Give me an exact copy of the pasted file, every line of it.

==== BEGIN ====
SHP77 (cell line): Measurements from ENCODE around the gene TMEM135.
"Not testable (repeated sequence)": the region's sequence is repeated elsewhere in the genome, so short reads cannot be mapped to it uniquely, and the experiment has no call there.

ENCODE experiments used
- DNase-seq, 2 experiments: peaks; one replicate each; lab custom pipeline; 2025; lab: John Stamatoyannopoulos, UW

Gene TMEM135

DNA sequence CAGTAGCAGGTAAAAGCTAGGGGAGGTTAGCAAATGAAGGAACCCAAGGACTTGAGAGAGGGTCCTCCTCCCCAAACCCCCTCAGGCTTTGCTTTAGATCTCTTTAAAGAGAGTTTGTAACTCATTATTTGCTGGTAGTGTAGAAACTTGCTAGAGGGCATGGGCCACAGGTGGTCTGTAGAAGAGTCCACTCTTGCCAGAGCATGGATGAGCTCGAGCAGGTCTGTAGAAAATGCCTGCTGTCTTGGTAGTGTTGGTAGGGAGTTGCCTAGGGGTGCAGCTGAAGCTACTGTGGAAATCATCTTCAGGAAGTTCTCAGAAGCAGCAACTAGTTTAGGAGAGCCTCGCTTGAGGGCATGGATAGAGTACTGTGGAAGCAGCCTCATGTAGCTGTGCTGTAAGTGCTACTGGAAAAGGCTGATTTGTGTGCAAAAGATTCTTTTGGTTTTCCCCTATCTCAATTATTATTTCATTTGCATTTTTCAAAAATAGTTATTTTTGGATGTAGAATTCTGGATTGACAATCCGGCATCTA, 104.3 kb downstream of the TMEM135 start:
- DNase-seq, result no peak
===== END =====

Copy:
SHP77 (cell line): Measurements from ENCODE around the gene TMEM135.
"Not testable (repeated sequence)": the region's sequence is repeated elsewhere in the genome, so short reads cannot be mapped to it uniquely, and the experiment has no call there.

ENCODE experiments used
- DNase-seq, 2 experiments: peaks; one replicate each; lab custom pipeline; 2025; lab: John Stamatoyannopoulos, UW

Gene TMEM135

DNA sequence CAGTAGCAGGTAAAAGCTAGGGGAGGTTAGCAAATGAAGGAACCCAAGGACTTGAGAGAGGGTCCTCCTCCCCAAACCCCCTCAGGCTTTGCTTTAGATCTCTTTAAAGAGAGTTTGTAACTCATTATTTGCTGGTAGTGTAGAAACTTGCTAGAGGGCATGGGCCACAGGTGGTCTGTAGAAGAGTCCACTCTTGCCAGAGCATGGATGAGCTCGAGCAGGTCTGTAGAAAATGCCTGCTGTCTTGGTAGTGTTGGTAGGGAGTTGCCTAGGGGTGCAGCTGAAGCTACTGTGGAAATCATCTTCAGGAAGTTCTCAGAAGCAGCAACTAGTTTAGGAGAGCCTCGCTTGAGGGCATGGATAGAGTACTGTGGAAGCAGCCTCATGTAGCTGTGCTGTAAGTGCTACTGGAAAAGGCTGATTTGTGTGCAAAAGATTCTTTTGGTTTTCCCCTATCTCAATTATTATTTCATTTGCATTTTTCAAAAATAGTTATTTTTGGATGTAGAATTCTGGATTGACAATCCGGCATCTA, 104.3 kb downstream of the TMEM135 start:
- DNase-seq, result no peak